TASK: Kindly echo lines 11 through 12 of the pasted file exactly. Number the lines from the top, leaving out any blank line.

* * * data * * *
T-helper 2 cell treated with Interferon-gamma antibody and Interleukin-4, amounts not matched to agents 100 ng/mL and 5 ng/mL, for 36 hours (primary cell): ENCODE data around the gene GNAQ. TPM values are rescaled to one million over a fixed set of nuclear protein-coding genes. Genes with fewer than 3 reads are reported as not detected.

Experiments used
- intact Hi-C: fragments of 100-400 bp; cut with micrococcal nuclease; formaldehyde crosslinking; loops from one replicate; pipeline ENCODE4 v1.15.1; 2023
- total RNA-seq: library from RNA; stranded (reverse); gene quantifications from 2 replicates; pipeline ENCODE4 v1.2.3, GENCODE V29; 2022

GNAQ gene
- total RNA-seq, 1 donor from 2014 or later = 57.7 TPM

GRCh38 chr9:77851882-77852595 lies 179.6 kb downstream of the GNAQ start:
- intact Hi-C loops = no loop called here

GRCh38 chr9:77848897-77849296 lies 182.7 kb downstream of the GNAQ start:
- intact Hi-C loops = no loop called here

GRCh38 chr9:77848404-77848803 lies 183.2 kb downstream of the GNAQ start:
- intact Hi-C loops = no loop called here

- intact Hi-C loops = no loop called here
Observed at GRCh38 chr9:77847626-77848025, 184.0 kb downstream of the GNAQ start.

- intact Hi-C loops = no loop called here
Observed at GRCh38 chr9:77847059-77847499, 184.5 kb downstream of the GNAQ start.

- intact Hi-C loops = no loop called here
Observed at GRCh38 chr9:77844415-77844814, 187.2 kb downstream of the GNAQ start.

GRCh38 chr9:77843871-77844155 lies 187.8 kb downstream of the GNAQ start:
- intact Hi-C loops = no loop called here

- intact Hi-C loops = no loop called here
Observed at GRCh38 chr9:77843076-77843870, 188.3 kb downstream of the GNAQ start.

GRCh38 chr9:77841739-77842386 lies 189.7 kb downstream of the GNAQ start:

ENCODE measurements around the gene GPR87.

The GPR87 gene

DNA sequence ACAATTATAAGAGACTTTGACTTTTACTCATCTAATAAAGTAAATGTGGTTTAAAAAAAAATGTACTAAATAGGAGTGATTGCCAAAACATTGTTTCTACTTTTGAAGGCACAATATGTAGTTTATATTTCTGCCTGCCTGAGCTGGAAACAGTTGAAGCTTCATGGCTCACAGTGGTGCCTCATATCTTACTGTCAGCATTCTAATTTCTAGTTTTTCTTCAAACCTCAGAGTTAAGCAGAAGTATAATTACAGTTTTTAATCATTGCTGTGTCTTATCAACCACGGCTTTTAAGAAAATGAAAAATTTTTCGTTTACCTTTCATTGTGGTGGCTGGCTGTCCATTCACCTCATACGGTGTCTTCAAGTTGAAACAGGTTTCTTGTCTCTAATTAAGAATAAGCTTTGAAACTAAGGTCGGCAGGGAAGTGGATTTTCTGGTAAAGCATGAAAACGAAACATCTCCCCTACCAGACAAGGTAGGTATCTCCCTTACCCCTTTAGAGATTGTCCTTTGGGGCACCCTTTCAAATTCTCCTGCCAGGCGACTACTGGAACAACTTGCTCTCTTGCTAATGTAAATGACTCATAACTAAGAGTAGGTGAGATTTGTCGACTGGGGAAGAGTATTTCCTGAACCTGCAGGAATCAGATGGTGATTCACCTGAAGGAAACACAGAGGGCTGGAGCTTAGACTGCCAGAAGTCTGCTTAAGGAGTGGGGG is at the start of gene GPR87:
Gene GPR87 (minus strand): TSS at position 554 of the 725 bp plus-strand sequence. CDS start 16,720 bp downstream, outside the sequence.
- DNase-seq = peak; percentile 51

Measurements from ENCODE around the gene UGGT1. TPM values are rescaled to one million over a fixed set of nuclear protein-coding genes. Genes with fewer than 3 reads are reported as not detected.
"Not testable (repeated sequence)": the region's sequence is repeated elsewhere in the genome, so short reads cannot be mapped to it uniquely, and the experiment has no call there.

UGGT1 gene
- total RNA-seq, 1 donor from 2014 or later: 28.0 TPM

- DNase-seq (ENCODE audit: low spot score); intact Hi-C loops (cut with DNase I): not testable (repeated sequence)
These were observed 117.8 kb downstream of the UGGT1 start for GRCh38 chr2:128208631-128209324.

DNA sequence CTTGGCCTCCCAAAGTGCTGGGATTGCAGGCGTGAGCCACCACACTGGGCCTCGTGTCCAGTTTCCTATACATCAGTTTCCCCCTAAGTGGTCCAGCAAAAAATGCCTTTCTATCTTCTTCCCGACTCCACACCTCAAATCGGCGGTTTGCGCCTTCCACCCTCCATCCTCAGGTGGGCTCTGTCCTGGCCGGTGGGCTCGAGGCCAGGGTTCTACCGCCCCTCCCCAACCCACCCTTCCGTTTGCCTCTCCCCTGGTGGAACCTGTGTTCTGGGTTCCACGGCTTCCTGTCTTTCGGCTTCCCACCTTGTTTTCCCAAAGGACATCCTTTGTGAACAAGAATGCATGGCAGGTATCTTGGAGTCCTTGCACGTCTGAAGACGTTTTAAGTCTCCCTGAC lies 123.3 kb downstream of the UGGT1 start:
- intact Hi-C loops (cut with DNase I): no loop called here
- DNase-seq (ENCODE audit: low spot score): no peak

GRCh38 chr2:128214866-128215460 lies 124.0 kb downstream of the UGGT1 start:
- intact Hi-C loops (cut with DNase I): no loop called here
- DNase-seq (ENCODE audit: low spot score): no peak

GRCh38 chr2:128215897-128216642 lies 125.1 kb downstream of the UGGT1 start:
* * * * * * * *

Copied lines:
GRCh38 chr9:77848404-77848803 lies 183.2 kb downstream of the GNAQ start:
- intact Hi-C loops = no loop called here